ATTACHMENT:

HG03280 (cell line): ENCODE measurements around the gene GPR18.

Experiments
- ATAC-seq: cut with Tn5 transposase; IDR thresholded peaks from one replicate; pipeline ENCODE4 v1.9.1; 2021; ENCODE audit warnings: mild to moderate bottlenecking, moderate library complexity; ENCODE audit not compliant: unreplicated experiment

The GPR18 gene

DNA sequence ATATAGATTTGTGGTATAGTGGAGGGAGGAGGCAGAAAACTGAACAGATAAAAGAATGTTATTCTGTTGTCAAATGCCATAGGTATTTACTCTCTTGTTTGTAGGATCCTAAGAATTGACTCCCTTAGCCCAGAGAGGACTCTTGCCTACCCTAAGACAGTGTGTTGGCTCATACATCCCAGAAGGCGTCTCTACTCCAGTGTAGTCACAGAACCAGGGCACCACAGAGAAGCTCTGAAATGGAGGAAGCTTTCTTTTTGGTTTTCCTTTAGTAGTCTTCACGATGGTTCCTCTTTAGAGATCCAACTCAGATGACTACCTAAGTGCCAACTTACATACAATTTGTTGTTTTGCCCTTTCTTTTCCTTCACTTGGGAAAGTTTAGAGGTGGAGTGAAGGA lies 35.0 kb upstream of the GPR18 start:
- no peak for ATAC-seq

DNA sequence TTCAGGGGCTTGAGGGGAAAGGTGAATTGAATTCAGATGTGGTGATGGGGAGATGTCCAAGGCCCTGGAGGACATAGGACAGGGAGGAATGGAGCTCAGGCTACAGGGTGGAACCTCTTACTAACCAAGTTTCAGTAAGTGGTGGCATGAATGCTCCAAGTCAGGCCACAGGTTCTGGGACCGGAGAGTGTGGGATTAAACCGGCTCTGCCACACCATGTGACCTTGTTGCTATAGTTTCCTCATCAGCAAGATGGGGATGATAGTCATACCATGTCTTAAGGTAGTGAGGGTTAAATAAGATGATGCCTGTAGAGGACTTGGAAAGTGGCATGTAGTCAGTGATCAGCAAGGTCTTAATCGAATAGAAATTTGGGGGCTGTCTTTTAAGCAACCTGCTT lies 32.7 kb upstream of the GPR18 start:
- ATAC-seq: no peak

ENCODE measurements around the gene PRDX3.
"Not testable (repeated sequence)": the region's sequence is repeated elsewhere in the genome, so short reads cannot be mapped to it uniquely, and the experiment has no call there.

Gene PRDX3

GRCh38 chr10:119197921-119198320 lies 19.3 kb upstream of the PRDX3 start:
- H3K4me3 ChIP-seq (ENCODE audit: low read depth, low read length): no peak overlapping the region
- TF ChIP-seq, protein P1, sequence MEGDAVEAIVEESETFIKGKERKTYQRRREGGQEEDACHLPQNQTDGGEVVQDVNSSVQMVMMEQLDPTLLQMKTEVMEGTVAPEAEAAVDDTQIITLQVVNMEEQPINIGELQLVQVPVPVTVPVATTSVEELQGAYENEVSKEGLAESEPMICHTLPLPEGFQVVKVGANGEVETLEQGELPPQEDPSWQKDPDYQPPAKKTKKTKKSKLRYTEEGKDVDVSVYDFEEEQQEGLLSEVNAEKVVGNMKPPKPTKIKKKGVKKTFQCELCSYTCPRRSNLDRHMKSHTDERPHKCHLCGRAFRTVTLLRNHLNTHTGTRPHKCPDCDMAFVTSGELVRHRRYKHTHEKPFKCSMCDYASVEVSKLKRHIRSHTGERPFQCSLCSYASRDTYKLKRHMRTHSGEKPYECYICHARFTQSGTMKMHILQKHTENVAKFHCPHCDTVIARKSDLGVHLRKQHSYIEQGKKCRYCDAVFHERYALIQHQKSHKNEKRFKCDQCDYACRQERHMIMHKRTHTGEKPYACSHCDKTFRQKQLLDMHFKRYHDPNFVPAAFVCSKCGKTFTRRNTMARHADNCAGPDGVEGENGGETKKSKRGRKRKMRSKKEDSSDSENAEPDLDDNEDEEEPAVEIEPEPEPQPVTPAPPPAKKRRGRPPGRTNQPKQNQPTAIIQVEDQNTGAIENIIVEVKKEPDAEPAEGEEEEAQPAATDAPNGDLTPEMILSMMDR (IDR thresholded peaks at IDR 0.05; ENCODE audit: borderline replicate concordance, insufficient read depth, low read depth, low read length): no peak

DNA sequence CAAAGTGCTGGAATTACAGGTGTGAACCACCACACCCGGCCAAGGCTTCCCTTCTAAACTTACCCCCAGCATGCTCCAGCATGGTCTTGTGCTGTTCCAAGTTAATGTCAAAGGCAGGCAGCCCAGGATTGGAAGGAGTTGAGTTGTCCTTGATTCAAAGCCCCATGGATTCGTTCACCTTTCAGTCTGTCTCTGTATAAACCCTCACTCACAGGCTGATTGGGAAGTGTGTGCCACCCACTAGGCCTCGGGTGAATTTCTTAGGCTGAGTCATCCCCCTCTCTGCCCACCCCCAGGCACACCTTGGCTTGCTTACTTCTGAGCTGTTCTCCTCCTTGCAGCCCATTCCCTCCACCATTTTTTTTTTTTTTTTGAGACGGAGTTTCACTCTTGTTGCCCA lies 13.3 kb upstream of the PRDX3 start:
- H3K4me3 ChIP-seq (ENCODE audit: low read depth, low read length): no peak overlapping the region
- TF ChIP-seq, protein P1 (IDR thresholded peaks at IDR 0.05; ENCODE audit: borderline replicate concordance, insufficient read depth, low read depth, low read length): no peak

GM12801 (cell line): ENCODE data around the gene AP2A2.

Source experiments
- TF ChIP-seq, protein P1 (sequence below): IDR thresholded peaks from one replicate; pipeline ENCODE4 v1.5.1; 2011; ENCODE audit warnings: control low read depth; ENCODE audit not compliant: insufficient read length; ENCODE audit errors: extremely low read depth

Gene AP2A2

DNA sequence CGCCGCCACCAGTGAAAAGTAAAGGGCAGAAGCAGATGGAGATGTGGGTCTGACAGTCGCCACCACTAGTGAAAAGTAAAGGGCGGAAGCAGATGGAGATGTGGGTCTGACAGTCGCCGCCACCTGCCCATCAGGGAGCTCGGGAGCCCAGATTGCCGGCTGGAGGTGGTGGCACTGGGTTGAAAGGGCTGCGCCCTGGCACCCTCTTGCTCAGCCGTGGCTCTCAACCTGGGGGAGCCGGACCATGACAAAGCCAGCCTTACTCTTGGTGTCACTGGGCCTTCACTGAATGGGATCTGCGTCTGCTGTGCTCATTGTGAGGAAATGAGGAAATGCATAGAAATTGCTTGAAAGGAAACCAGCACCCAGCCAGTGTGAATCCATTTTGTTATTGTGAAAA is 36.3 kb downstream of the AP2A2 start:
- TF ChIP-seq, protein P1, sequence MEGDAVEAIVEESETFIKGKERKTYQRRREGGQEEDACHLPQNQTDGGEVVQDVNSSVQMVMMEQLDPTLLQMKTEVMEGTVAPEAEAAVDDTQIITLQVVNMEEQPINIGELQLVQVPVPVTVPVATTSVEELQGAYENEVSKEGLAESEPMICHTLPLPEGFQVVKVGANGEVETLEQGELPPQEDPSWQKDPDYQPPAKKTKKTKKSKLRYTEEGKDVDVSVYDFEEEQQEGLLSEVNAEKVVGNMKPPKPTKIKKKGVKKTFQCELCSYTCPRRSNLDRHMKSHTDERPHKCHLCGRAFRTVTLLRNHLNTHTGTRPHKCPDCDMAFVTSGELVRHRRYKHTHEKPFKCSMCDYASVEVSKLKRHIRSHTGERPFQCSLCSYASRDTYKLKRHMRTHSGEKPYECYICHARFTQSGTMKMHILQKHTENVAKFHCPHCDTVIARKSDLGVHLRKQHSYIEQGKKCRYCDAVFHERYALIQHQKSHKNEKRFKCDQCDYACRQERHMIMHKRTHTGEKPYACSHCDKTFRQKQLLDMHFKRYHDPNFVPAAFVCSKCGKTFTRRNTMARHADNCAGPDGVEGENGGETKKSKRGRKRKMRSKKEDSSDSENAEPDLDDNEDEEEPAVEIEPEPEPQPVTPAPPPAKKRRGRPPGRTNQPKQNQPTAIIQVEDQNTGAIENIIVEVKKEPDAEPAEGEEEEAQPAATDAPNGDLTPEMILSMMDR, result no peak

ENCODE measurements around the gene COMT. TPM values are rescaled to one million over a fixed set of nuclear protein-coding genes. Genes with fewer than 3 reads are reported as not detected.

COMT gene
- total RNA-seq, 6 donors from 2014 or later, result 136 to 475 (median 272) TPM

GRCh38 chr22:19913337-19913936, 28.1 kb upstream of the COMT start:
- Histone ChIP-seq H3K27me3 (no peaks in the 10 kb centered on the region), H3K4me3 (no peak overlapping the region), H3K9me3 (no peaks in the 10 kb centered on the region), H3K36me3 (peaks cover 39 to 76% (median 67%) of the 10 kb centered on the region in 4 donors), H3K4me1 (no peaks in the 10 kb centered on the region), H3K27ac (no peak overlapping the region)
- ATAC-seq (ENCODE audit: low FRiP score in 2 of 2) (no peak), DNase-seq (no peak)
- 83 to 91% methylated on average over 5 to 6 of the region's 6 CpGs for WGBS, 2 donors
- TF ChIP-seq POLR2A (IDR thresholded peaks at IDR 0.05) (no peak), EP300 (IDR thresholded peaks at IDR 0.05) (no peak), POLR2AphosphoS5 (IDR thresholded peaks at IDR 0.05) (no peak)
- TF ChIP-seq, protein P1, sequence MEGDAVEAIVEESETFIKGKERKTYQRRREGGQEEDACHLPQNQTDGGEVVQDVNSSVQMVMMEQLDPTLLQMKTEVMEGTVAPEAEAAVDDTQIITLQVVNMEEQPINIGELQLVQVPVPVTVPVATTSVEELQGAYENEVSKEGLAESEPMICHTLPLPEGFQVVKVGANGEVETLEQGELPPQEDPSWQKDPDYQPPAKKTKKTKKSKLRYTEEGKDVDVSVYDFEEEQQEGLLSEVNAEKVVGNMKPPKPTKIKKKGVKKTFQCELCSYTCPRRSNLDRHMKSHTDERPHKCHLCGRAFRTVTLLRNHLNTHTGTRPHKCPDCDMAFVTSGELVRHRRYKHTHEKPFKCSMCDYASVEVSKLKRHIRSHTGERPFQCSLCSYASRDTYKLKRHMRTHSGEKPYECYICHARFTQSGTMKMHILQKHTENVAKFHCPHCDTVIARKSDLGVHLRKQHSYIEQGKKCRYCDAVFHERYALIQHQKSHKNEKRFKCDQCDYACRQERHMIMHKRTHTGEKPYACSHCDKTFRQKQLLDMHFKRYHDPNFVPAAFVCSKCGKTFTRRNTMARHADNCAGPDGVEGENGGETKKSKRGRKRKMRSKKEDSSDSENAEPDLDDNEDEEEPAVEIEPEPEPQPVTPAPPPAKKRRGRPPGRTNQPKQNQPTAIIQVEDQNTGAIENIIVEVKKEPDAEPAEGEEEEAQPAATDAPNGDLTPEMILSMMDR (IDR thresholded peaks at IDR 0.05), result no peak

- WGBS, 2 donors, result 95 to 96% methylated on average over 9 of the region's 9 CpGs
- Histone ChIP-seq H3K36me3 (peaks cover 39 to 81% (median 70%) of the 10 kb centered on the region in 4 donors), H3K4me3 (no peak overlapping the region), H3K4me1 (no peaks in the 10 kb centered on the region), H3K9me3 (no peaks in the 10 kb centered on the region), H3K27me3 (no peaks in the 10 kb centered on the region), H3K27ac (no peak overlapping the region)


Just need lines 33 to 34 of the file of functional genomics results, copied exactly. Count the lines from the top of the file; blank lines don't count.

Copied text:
- WGBS, 2 donors, result 95 to 96% methylated on average over 9 of the region's 9 CpGs
- Histone ChIP-seq H3K36me3 (peaks cover 39 to 81% (median 70%) of the 10 kb centered on the region in 4 donors), H3K4me3 (no peak overlapping the region), H3K4me1 (no peaks in the 10 kb centered on the region), H3K9me3 (no peaks in the 10 kb centered on the region), H3K27me3 (no peaks in the 10 kb centered on the region), H3K27ac (no peak overlapping the region)